If you haven’t been following us on Twitter, you’re missing a lot of action and very timely information. To sign up, just go here.
This is especially important right now with our highest-rated cryptocurrencies on fire …
Cardano rose from its 2018 low of US$0.14 to a recent high of $0.38.
NEO went from $44.62 to a $92.63.
EOS has surged from $4.01 to its recent high of $21.13!
This doesn’t mean they’re risk-free. Periodic price declines and even crashes are normal in the crypto world. But their recent price gains are a testament to all the factors we consider in our ratings — their innovative technologies, solid adoption metrics and excellent promise for the future.
I have written frequently about these super coins. They are truly worthy of your investment dollars.
At the same time, I have warned you away from the coins to avoid.
I’ve told about The Flaws of Bitcoin Copycats, such as Bitcoin Gold, Bitcoin Diamond, Bitcoin God and others that provide only minor improvements in technology but suffer from major deficiencies in adoption.
Plus, I’ve alerted you to the intellectual dishonesty of cryptos like Bitcoin Cash.
Yet, some of these seem almost forgivable in comparison to the schemes I’m going to tell you about today …
The Serial Coin Imitator
If the man fools me once, shame on him.
If he fools me twice, shame on me.
And if we let him get away with it a third time, shame on all of us.
Who? I typically don’t name names, but this case seems so egregious to me, I will cite two: Everett Forth and Rhett Creighton.
“What did they do?” you ask.
Actually, they’re the same person. He used to go by the former name. Now he uses the latter. So I’ll just refer to him as “the serial coin imitator.”
His modus operandi: He basically takes a project that’s already out. He forks it (copies the existing code). He changes a few meaningless parameters. He re-labels it. And then he promotes it as “the next big thing” in crypto.
The saga begins with …
ZCash is an innovative project by an honest team of developers, pioneering a unique, new privacy feature called “zero-knowledge proof.”
|MIT calls zero-knowledge proofs one of the 10 Breakthrough Technologies of 2018, and credits ZCash for making possible the first practical implementation of them.|
This allow individuals to prove they own something — or that they have a certain critical faculty — without revealing who they are, what they own or what the faculty is.
ZCash has all kinds of possibilities: For example, it could make it possible to hold free elections on a blockchain, preventing fraud, protecting against hacking, as well as assuring that each voter’s ballot remains confidential and untraceable. This is a big deal.
But then, along comes the serial coin imitator, launching a series of three imitation coins. To better understand how he does it, let’s go back in time and walk through his projects, coin by coin …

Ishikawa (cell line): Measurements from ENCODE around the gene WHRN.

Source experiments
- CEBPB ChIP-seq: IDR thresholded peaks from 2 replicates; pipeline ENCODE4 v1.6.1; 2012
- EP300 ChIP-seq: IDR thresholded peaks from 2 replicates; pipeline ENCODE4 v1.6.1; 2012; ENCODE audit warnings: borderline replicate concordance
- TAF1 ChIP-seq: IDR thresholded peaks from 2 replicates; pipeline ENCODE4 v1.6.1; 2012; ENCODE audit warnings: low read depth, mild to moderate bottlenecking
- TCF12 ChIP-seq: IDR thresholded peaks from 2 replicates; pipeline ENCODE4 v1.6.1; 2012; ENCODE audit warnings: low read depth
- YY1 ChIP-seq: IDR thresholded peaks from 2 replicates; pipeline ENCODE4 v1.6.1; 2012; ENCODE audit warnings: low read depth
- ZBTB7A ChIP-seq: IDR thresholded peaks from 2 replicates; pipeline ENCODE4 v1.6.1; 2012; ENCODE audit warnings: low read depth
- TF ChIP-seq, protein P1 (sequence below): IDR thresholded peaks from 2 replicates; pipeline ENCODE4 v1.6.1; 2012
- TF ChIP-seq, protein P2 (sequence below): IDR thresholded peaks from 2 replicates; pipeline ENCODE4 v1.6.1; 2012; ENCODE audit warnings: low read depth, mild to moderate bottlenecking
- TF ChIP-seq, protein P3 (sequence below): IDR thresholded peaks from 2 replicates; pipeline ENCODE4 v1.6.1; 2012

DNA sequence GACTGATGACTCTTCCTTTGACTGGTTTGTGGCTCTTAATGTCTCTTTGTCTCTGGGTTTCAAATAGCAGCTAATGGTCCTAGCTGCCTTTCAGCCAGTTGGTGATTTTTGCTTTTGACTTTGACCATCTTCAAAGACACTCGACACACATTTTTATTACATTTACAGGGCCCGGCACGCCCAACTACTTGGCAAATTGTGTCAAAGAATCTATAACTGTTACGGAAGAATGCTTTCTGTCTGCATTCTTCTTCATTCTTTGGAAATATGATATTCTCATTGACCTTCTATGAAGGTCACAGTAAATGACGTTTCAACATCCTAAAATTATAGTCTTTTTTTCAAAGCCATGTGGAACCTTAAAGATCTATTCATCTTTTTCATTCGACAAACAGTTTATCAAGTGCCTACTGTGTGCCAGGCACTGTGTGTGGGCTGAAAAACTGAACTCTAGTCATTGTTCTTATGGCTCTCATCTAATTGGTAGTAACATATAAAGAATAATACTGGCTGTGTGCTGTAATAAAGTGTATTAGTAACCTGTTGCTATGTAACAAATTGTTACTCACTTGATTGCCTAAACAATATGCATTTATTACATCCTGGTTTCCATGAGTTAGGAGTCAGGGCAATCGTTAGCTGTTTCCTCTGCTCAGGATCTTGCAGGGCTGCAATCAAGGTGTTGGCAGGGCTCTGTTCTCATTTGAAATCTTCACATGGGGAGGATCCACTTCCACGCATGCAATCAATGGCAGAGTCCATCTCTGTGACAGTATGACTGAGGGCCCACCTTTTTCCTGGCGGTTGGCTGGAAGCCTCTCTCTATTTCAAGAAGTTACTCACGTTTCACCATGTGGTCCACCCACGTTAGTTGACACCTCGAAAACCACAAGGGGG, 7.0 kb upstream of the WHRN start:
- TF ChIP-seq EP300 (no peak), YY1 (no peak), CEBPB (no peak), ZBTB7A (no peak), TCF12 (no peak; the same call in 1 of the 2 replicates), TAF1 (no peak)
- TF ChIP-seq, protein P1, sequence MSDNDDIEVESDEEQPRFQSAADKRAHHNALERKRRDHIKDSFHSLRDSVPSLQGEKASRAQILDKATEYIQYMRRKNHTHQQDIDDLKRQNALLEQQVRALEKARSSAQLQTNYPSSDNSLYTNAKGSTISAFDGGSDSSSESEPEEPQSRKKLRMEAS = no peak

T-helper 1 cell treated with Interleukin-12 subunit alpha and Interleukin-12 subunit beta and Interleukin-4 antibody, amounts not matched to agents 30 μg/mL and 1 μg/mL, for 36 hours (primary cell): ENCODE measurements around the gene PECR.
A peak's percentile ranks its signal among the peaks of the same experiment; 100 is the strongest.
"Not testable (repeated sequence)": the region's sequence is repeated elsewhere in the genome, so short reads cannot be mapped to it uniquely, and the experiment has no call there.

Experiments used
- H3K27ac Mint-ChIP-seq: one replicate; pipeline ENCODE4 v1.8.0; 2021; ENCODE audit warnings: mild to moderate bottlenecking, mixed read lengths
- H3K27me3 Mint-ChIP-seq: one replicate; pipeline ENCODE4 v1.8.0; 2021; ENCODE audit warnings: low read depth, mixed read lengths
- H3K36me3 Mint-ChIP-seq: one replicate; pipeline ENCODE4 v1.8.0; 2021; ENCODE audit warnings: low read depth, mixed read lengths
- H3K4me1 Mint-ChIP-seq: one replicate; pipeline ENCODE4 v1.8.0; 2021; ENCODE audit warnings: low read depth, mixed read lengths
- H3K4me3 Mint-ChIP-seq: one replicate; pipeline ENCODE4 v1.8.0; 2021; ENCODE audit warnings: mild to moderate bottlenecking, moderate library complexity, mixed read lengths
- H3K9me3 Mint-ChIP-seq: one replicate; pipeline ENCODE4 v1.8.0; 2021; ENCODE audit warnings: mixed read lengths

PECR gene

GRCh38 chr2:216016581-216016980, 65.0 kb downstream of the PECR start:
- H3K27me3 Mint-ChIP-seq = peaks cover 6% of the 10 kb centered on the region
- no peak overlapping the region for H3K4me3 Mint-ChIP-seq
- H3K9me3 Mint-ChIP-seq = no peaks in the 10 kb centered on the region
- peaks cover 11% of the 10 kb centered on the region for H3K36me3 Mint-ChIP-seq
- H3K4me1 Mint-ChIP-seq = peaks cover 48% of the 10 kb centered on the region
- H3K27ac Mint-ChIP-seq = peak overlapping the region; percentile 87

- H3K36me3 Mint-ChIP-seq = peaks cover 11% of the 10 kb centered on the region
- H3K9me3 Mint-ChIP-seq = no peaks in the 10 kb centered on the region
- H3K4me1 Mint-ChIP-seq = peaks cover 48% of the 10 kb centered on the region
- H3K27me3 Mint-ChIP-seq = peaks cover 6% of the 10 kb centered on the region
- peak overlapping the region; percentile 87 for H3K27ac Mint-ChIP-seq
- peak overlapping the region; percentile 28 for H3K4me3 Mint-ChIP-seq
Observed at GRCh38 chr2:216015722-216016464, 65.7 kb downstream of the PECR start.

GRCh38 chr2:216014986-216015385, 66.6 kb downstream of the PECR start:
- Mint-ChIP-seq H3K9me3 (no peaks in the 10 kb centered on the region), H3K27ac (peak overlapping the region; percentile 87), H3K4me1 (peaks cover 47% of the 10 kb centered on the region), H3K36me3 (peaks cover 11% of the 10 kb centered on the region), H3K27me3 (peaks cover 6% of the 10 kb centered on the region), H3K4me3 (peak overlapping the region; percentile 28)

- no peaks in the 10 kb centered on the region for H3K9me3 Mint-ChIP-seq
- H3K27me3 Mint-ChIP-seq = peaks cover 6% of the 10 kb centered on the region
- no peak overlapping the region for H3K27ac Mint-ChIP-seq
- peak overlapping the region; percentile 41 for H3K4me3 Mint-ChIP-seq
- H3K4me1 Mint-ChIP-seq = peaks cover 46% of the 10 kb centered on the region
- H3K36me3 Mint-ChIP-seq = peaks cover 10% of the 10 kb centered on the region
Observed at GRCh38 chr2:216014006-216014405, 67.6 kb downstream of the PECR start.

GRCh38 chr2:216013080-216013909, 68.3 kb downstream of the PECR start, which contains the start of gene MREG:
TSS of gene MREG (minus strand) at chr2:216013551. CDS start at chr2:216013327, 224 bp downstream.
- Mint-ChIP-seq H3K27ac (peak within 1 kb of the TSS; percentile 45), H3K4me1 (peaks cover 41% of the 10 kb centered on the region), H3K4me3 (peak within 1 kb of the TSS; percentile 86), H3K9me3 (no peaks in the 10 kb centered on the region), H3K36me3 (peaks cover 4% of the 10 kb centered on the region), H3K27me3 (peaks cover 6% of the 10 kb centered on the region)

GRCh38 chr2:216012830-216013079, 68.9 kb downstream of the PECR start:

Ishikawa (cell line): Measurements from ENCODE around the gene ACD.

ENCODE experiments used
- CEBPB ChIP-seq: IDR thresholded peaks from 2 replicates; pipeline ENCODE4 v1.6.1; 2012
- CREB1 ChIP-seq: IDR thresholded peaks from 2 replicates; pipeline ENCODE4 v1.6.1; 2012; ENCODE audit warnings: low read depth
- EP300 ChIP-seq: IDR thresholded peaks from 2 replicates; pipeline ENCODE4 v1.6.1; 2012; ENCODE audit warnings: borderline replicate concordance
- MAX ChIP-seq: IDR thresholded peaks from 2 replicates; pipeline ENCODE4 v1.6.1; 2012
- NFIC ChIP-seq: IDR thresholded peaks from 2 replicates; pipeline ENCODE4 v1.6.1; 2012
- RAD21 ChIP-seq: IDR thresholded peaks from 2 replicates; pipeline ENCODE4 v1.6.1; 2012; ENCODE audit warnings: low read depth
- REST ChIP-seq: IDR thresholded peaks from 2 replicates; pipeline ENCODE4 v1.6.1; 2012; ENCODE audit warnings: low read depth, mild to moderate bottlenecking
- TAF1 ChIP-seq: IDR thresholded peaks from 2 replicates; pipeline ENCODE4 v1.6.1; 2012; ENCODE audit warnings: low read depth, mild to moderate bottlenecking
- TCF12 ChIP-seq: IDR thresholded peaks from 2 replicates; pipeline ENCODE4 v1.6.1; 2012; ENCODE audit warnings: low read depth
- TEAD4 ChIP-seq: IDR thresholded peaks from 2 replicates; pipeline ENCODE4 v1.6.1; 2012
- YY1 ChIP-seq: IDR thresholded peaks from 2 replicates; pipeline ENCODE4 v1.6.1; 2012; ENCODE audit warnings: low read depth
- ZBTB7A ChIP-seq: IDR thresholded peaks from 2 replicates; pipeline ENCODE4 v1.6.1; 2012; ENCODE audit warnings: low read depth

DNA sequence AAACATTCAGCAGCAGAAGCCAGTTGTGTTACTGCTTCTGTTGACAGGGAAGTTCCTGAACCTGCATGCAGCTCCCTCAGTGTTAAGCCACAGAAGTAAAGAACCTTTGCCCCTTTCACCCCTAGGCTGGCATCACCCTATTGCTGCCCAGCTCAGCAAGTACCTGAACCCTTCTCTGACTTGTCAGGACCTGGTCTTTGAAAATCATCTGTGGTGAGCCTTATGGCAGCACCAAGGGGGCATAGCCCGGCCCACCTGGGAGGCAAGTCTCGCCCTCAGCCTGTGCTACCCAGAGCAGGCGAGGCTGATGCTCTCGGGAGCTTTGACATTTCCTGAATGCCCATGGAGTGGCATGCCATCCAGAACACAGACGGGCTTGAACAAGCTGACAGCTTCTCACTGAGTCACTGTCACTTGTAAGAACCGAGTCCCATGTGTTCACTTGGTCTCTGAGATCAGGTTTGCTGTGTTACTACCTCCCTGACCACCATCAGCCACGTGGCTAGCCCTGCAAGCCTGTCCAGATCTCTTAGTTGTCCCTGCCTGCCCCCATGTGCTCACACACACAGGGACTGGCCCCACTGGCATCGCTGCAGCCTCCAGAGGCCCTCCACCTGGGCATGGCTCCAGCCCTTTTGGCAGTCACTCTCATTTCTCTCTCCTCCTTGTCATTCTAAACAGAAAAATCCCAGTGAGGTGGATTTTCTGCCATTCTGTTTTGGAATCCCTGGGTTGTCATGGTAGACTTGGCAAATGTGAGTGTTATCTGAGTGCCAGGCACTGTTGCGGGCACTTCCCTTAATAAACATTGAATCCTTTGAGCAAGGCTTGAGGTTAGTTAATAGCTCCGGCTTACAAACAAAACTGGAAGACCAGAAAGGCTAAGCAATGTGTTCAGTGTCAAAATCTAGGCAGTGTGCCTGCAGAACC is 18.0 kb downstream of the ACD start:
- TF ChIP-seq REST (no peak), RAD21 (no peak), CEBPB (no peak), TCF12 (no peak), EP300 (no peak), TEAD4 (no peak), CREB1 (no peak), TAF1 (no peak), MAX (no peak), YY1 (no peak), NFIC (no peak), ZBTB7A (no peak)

It’s 2016, and the serial coin imitator has a simple plan:
First, he grabs the innovative genius from ZCash by copying their code.
Second, he (with his team) cooks up a rationale for making a minor change: He argues ZCash developers have created an annoying “miner tax,” which collects money from coin miners to fund work by developers. And he bashes the implied centralization.
Next, he deletes that one small piece of the code; touts his project as more decentralized; boasts he’s taking the higher moral ground; and positions his project as “truer to the core philosophy of cryptocurrencies.”
His real agenda: To cash in on the innovations made by the ZCash team and disguise the fact that his work is just a cheap imitation.
Fast forward to early 2018.
Apparently, copying ZCash isn’t quite enough. So the serial coin imitator makes a new announcement: He and his team are forking ZClassic itself into another coin named Bitcoin Private.
And get this: The reason for the fork is that they want to introduce a “voluntary miner contribution” program to their original ZClassic.
The say it’s different. But it means they’re essentially adding back the same “miner tax” they had previously deleted.
Now, Bitcoin Private is truly identical to the original ZCash, except for meaningless differences. The only noteworthy change is the branding. They figure going back to the tried-and-tested name “Bitcoin” will earn them more visibility.
This brings us back to the present.
After misleading investors by creating Bitcoin Private, building some hype around it, and making some big money in the process, the serial coin imitator is not giving up.
Click image for a larger view.
Based on one of his recent Tweets, it looks like he wants to grab the code of a nearly dead cryptocurrency called PrimeCoin, fork it into a new one he calls “Bitcoin Prime,” and start the game all over again.
To their credit, back at Bitcoin Private, the team bid the serial coin imitator a not-so-fond farewell.
Time for Investors to Wake Up
We recently conducted a poll about this on Twitter. We asked users to select which coin they believe is more closely aligned with Satoshi’s original vision — Bitcoin Cash or Bitcoin Private. Surprisingly, the majority selected Bitcoin Private.
So it seems many people have yet to catch on. But there are notable exceptions …
On social media recently, some people have been slamming Bitcoin Prime project.
And Dogecoin creator Jackson Palmer not only called the man out on this scheme, he also got him to admit he was holding PrimeCoin prior to his announcement that drove up its value.
Our Advice Is to Follow 3 Basic Rules:
Rule #1. Focus your investment dollars on the coins at the top of our list, meriting a grade of B- or better.
Rule #2. Avoid — or promptly get rid of — any coins you may have that merit ratings of D+ or lower, like Bitcoin Gold (D), DigiByte (D+), Electroneum (E), Nebulas Token (D+) or ReddCoin (D+).
Rule #3. Don’t touch the cheap imitation coins with a 10-foot pole. We don’t even bother to rate them.
And no matter what, be sure to follow us on Twitter.